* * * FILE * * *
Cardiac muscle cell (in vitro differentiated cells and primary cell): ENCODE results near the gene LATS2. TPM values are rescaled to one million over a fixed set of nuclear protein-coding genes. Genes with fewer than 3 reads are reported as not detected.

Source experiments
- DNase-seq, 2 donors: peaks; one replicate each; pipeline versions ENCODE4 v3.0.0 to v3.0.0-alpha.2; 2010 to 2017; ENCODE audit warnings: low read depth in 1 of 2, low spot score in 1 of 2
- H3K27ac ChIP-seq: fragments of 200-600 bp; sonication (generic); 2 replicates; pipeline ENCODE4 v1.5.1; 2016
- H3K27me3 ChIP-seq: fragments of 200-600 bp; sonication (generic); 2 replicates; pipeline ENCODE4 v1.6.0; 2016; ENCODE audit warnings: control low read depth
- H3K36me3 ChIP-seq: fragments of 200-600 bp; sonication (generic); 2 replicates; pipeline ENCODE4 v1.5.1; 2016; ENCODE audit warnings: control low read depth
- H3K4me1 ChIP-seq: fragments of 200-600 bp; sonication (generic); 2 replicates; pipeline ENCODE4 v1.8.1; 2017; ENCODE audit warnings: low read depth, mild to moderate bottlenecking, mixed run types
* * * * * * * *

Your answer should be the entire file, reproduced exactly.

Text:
Cardiac muscle cell (in vitro differentiated cells and primary cell): ENCODE results near the gene LATS2. TPM values are rescaled to one million over a fixed set of nuclear protein-coding genes. Genes with fewer than 3 reads are reported as not detected.

Source experiments
- DNase-seq, 2 donors: peaks; one replicate each; pipeline versions ENCODE4 v3.0.0 to v3.0.0-alpha.2; 2010 to 2017; ENCODE audit warnings: low read depth in 1 of 2, low spot score in 1 of 2
- H3K27ac ChIP-seq: fragments of 200-600 bp; sonication (generic); 2 replicates; pipeline ENCODE4 v1.5.1; 2016
- H3K27me3 ChIP-seq: fragments of 200-600 bp; sonication (generic); 2 replicates; pipeline ENCODE4 v1.6.0; 2016; ENCODE audit warnings: control low read depth
- H3K36me3 ChIP-seq: fragments of 200-600 bp; sonication (generic); 2 replicates; pipeline ENCODE4 v1.5.1; 2016; ENCODE audit warnings: control low read depth
- H3K4me1 ChIP-seq: fragments of 200-600 bp; sonication (generic); 2 replicates; pipeline ENCODE4 v1.8.1; 2017; ENCODE audit warnings: low read depth, mild to moderate bottlenecking, mixed run types